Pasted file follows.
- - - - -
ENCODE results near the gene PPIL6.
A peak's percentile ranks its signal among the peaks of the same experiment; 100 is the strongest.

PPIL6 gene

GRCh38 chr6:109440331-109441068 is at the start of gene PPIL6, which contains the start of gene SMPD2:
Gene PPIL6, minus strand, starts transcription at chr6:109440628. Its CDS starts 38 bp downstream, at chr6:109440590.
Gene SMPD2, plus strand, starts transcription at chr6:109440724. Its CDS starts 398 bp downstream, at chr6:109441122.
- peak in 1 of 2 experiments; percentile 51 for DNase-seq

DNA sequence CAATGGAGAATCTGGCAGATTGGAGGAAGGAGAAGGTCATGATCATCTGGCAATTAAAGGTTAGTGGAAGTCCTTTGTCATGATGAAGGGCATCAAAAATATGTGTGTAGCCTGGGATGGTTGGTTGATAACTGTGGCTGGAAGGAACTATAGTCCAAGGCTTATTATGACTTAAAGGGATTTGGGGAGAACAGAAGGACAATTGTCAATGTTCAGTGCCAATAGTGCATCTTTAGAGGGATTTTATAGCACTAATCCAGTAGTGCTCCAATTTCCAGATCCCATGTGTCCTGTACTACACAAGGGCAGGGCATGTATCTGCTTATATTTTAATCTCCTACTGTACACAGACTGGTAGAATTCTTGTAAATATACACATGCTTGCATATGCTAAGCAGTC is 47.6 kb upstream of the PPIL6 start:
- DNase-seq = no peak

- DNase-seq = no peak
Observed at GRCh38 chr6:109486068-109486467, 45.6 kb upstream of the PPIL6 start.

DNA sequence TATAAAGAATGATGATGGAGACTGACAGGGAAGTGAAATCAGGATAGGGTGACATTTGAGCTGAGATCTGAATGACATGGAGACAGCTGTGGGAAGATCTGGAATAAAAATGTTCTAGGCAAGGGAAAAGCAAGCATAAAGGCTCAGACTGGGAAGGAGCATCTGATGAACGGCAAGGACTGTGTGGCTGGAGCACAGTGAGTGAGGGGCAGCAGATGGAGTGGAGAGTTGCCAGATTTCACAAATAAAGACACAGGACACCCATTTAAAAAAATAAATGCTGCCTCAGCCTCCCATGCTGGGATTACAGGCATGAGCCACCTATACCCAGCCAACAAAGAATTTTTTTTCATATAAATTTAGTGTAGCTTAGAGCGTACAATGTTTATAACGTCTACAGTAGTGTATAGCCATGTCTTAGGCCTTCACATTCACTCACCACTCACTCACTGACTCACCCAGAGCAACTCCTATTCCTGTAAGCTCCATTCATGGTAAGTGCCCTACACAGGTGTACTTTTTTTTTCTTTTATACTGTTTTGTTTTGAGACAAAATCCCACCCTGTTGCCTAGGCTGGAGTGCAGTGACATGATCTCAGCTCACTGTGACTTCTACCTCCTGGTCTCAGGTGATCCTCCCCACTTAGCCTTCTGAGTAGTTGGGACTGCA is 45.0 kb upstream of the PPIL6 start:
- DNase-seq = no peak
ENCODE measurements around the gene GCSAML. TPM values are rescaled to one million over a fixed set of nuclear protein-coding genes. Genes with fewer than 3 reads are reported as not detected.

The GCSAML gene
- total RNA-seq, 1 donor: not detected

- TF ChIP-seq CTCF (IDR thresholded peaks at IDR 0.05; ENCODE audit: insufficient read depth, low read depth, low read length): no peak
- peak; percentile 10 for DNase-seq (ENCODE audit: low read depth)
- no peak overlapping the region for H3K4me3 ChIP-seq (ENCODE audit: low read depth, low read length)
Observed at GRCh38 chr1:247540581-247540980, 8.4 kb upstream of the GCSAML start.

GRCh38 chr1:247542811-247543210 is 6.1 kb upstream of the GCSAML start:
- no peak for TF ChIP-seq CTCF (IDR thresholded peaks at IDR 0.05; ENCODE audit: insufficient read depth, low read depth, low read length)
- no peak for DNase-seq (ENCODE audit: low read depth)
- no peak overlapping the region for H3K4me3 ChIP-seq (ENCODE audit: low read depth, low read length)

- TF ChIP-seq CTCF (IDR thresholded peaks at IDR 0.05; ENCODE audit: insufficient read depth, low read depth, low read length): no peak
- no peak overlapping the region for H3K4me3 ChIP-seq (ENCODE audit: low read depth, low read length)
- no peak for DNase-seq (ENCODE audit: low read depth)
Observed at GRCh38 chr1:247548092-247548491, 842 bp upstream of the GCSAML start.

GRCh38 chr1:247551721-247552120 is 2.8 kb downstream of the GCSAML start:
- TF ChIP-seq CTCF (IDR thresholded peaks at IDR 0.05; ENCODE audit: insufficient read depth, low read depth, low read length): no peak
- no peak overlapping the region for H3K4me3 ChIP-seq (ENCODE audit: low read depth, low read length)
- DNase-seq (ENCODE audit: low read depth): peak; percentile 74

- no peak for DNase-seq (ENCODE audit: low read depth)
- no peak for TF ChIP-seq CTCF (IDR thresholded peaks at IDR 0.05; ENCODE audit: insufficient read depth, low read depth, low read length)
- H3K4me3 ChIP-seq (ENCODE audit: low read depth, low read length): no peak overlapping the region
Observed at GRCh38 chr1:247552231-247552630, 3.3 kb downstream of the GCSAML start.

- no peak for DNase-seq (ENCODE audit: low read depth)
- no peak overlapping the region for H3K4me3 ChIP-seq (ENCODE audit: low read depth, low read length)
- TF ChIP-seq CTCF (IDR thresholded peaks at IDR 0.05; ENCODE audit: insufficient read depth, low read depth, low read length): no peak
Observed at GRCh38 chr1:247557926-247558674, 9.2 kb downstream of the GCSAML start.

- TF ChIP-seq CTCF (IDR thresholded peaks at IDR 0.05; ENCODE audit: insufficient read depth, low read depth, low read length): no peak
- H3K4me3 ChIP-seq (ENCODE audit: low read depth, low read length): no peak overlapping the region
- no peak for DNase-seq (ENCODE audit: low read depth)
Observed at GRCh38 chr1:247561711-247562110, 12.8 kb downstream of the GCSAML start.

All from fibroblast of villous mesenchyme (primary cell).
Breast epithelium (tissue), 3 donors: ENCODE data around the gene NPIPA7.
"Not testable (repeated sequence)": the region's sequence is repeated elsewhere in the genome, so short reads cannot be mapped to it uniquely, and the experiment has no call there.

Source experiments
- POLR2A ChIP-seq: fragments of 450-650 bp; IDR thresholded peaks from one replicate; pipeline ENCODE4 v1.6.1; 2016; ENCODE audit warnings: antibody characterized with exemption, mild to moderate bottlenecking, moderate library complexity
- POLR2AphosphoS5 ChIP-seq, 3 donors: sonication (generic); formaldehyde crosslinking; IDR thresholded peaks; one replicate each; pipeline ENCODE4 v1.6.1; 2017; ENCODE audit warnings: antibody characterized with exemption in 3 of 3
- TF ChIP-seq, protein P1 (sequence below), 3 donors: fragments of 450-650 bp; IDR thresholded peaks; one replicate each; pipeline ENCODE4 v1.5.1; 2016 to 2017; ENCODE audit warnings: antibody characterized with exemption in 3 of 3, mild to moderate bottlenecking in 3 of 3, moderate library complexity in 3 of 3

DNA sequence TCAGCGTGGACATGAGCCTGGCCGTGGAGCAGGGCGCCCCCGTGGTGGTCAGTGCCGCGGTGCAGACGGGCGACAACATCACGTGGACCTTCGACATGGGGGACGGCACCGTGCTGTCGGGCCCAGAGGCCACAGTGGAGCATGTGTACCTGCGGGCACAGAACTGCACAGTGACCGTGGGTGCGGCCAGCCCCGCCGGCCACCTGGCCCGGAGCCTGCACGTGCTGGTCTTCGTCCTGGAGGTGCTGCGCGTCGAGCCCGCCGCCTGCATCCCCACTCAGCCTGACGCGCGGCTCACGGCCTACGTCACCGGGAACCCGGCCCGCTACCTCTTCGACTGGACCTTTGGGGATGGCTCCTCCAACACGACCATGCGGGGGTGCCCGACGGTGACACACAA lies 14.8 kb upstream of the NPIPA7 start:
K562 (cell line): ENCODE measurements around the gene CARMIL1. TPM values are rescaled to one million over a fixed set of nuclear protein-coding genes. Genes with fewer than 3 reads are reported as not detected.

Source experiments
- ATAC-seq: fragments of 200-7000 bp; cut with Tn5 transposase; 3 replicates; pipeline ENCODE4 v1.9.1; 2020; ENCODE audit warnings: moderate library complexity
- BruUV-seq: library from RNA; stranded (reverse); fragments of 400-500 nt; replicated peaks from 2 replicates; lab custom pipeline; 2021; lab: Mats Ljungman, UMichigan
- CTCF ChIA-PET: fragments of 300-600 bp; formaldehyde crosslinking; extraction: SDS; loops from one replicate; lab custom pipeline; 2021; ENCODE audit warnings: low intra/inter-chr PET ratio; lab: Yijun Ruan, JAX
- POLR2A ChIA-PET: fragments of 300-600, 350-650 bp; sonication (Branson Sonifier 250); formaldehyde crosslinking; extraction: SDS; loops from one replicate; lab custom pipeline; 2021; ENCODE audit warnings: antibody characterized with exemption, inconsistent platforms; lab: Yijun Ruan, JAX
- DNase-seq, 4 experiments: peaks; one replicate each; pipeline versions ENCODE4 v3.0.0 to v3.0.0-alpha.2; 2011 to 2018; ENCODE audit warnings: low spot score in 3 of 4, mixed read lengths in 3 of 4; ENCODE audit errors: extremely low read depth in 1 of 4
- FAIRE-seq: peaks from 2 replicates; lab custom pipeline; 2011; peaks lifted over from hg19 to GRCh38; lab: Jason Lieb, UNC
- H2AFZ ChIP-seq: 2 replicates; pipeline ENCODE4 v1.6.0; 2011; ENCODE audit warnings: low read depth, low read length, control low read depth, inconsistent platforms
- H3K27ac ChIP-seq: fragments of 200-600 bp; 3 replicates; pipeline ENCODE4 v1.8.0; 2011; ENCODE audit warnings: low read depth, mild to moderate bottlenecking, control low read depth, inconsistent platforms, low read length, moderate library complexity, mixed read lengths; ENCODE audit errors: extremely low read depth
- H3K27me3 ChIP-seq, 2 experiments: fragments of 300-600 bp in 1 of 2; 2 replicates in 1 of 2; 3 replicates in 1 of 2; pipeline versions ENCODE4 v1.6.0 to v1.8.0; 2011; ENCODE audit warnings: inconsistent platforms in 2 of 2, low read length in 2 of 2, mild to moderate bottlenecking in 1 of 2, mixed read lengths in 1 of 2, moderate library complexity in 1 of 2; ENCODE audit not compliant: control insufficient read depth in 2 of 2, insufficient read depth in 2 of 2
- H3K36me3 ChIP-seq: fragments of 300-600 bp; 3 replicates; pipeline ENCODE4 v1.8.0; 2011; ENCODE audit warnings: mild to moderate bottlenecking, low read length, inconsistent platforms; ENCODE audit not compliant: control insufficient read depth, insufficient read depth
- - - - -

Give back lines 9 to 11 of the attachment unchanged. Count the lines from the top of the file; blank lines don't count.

- DNase-seq = no peak

- DNase-seq = no peak
Observed at GRCh38 chr6:109486068-109486467, 45.6 kb upstream of the PPIL6 start.